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I wanna implement a very, very simple filesystem. I just came across the following resource and I am wondering if maybe someone tried to do the same and could point me out where it is best to start for me.

Many thanks

http://web.archive.org/web/20091027130707/http://geocities.com/ravikiran_uvs/articles/rkfs.html

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closed as too broad by Andrew Medico, rink.attendant.6, Colonel Thirty Two, cpburnz, Becuzz Oct 17 '14 at 19:33

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3 Answers 3

Try and look at some of the first, non-journaling filesystems on Minix or Linux. You should be able to find something to look at by browsing their legacy code.

Also pick up a book like Modern Operating Systems by Tanenbaum. This contains some low-level theory. If you want to write the driver for Linux then there is a free book on writing drivers/fs modules for Linux

Good Luck

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When I checked the last time, "Linux Device Drivers" had no chapter on filesystems. However, for all other concerns about Kernel development the book is really good. –  dmeister Jul 21 '09 at 12:37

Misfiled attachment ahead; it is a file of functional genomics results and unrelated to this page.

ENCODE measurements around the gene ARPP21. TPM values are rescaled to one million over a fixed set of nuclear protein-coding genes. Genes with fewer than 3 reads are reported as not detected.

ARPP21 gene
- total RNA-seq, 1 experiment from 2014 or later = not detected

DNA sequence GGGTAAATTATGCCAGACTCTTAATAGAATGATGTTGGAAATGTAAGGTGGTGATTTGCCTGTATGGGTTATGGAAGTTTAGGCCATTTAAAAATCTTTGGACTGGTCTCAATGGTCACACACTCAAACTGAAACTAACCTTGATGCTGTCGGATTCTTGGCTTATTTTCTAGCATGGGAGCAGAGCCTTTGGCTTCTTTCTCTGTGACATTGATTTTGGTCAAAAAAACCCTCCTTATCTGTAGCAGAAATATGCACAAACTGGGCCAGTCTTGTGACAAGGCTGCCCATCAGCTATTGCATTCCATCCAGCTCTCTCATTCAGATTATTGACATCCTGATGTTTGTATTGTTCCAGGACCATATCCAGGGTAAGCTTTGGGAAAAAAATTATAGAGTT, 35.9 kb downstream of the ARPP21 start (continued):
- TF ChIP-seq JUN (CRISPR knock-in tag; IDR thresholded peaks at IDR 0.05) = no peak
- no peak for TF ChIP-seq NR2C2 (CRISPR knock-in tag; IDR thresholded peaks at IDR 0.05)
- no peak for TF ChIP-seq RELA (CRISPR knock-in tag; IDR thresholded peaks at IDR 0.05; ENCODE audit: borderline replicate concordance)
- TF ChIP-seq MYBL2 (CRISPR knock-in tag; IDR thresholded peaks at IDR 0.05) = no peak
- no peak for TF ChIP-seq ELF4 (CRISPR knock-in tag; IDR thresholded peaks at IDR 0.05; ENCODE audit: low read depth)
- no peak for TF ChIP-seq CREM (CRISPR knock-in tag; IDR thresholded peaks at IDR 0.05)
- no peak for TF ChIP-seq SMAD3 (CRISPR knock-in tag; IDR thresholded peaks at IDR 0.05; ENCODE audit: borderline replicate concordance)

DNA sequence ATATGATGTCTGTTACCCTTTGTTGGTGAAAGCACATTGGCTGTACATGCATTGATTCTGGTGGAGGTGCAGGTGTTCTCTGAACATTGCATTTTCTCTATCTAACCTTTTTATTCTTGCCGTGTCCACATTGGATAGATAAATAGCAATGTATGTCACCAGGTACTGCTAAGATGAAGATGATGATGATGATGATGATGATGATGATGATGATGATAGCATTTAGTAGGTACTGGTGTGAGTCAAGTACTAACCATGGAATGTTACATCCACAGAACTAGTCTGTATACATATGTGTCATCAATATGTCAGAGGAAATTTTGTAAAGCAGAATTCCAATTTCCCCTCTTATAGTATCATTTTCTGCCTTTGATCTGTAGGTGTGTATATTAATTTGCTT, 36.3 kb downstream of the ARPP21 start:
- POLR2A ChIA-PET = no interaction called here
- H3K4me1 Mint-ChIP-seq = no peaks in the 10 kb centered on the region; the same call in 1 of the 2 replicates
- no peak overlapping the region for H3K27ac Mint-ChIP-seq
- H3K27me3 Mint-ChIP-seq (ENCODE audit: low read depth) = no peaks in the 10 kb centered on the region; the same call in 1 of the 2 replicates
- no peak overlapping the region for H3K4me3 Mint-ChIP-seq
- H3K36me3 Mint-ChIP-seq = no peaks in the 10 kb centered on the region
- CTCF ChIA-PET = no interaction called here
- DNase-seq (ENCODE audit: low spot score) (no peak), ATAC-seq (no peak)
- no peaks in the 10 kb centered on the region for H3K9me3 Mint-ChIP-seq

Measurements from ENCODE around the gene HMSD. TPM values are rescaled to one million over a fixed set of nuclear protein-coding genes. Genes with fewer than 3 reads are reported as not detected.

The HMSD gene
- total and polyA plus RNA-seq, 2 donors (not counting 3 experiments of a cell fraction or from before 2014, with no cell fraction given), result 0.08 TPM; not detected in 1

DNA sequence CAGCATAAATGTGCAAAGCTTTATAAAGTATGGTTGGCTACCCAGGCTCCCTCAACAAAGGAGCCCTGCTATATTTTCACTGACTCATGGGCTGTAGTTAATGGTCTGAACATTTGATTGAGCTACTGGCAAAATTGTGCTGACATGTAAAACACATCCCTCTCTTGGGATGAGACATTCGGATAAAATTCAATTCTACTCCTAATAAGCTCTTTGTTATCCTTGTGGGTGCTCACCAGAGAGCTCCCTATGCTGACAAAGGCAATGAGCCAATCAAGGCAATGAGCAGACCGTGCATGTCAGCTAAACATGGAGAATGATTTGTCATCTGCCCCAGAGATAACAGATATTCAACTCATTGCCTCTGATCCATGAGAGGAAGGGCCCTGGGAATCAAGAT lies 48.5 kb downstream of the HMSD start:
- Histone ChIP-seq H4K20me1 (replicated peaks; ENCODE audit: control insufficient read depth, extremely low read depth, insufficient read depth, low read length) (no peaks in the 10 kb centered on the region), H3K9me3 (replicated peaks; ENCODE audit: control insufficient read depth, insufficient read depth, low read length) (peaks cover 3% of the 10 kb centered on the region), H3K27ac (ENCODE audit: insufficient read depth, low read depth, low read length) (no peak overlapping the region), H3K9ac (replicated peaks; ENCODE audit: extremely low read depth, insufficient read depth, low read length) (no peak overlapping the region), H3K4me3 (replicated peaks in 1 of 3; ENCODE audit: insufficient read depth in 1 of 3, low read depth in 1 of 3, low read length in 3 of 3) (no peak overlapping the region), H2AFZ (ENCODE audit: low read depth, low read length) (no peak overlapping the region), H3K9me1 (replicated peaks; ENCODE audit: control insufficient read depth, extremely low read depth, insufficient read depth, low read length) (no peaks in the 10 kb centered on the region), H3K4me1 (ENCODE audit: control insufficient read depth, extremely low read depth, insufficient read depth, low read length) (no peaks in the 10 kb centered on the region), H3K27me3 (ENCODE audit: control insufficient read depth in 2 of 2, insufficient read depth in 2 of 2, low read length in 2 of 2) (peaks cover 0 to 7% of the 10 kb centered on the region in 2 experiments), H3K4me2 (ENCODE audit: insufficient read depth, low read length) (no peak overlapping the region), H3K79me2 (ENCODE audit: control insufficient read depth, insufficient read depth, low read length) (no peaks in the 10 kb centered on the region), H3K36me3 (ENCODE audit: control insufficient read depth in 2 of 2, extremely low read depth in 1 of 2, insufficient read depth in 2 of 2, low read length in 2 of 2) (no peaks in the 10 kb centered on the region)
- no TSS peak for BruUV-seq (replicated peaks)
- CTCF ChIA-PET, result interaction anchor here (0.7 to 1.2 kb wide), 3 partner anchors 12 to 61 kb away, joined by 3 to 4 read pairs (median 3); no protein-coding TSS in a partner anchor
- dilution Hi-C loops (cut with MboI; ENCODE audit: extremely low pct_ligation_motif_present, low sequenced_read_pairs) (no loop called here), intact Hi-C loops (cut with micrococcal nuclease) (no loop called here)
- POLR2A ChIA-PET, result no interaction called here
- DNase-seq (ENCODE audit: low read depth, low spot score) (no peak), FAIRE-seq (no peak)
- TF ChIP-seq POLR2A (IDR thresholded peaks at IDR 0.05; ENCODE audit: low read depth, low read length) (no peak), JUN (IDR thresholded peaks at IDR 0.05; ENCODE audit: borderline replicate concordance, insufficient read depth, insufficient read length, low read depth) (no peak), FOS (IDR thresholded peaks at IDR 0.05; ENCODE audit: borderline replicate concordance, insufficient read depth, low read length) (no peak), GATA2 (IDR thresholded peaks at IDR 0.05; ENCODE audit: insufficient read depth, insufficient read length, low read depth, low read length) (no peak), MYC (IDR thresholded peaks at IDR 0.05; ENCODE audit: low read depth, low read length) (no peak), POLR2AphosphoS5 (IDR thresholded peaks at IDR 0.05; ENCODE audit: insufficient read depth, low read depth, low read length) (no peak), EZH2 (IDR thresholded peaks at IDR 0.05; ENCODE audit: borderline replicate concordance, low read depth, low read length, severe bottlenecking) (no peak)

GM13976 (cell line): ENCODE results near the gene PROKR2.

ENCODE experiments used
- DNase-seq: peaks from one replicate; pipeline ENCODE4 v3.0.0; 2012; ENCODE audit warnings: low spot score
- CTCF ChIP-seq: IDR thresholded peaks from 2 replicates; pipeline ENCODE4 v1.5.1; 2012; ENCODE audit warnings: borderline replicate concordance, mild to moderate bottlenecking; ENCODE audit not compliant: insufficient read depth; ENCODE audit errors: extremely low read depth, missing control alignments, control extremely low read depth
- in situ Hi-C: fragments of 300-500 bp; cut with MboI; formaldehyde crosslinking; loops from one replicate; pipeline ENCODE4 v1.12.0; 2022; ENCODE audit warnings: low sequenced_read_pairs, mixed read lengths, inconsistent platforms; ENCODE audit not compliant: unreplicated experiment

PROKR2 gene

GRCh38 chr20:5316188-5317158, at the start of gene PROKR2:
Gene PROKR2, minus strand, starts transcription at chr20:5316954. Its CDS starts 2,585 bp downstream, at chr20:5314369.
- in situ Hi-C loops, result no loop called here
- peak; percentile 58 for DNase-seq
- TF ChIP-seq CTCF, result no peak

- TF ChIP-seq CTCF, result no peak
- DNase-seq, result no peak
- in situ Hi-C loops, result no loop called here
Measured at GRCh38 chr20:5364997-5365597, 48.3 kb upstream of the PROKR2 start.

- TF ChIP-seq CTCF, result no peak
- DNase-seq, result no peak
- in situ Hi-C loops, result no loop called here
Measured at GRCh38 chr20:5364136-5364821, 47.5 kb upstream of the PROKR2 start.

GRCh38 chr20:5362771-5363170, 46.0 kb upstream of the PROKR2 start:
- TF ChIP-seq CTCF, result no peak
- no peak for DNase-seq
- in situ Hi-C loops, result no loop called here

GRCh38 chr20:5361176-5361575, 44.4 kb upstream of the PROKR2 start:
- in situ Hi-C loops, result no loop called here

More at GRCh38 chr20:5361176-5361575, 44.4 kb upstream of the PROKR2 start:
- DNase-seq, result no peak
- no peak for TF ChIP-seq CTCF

You could look at FUSE - Filesystem in Userspace. It is a system that makes filesystem development much easier than normal filesystem development inside the Kernel. For example the hellofs is a small, extremely limited filesystem in less than 100 lines of C code.

I designed a small series of homeworks for students to development an really simple filesystem using FUSE. Unfortunatelly, the resources for the course are currently only available in German. The filesystem used is based on the book "UNIX Filesystems" by Steve Pate - A pretty good resource on filesystem development.

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FAT (specifically FAT16) is an extremely simple filesystem -- so simple in fact that building a FAT16 filesystem driver was a single programming lab assignment for a 200-level Computer Science course when I was in school.

If you want to get an idea of the minimum complexity necessary for a real-world filesystem, that's a decent one to look at.

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